Track 6 was an ancient string machine through a wah-wah with lashings of tape echo (Korg) off the desk and track 7 featured overdriven guitar, ambient miked using the Calrec, from about eight feet away and tape echo added.

By this stage I was already losing the handclaps on the initial drum tracks, so rather than start again I tapped them in manually onto tracks 8 and 3 and then bounced them, using a close ADT effect, onto track 1.

Track 8 also contained backwards cymbal, recorded by putting positioning clicks on track 3, then turning the tape over to run backwards whilst recording the cymbal. You have to be a bit careful here as once you turn the tape over, track 8 becomes track 1, 7 becomes track 2 etc. Track 3 was a close miked (AKG D190) guitar treated with tape echo, chorus and compression effects.

At this stage I mixed my backing track onto the Revox B77 at 15 ips using a little Dimension D on the strings and on a few guitar chords. One of the guitars was sounding a little dry so I added some more tape echo.

I prefer to mix down onto the Revox rather than bounce down to two free tracks within the 8-track, because although I lose slight quality, it means that I can record on all eight tracks instead of five, before having to make relative level decisions.

I then transferred the two track mix from the Revox direct onto tracks 2 and 4 without going through the desk.

Next I recorded the vocals. 'No-No, Heh-Heh' is mainly instrumental but it includes a few vocal lines and some block chants. I recorded four tracks of vocals with a Calrec mic, using on each, a modulating ADT from the Fostex and a different length static ADT effect from the HH digital FX. I then bounced the four vocal tracks onto tracks 1 and 3. While doing this I sent certain words to the tape echo and varispeeded them up and down using the echo speed control, to produce a siren-like effect.

Track 5 was bass synth from the Pro-One, which I always like to record after mixing the backing track. For the tom-toms on tracks 6 and 7, I used a set of six Roto-Toms which I close miked from underneath with AKG D190 and D1200 mics. I recorded these with a very hard EQ and no effects, but only because I knew I would have the reverb available for mixing.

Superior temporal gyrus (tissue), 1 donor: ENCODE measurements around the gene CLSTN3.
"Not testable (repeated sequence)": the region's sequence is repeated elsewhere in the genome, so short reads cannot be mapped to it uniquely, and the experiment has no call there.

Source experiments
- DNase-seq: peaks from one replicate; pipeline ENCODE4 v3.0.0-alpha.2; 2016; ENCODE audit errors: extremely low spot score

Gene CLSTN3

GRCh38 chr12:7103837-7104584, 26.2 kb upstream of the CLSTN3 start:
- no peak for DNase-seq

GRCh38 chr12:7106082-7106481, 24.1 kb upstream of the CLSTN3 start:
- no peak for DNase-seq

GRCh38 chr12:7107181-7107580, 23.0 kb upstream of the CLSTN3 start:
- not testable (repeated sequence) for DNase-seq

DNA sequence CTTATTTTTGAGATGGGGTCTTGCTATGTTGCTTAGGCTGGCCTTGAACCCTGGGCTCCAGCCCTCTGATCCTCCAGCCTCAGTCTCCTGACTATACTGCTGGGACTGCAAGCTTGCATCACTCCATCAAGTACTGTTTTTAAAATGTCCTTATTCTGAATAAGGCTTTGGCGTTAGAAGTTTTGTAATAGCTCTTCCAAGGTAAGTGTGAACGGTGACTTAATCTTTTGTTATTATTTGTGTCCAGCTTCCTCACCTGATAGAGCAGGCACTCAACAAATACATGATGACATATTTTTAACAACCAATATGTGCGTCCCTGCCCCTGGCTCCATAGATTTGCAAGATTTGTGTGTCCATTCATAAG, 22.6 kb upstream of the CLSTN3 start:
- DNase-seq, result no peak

I find that with my music the texture of any real drums I might use has to be treated with effects quite severely to interface with the hard electronic sounds of the TR808. I normally achieve this with EQ and reverb.

Finally, I had one track free which I then used for a harmony vocal with modulating ADT and tape echo delay.



Tascam 38 ½" 8-track tape recorder.
Revox B77 ¼" 2-track.
Teac A2340 ¼" 4-track.
Pioneer CT200 cassette deck.
HH 12-2 mixing desk (with built-in digital FX unit).
Tannoy Super Red SRM 12X monitors.
Celestion UL6 monitors.
Rotel Hi-Fi amplifier.
Calrec condenser microphones.
AKG D190, D1200, D12 mics.
Korg SE500 tape echo unit.
Fostex 3D50 digital delag.
Roland Dimension D.
Grampian spring reverb unit.
MXR noise gate.
Boss flanger.

Before I started recording the basic rhythm track I had pre-recorded my intro to the song and bounced it onto my old Teac A2340 4-track. This was a slight vocal epic - the technicalities of which space does not allow me to go into.

The master mixdown onto the Revox started with the intro from the small Teac through channels 9 and 10 on the desk. At the appropriate moment I started the 8-track rolling which had been cued up to start at the head of the track.

Effects wise I used only the Grampian reverb on mixdown, panned central. I used this on the toms and on certain parts of the vocal. I even spun-in the vocal on the A2340 in the middle and at the end of the song, so there was some fairly panicky re-winding going on during the mix. If it hadn't worked out I would have probably mixed the track in three sections and edited it together.

As there were few effects to deal with during the mix, it left me free to concentrate on track levels and panning of vocals. By making decisions as I progressed through the recording I had saved myself the agony of trying to do the impossible at the last stage with limited facilities.

I was pleased with the end result and only hope those who hear it will enjoy listening to it as much as I enjoyed recording it.

VM Records can be contacted at: High Street, (Contact Details).

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Ian Anderson

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Sennheiser MS80-2 Headphones

Home & Studio Recording - Copyright: Music Maker Publications (UK), Future Publishing.


Home & Studio Recording - Nov 1983

Donated & scanned by: Mike Gorman


Home Studio


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> Ian Anderson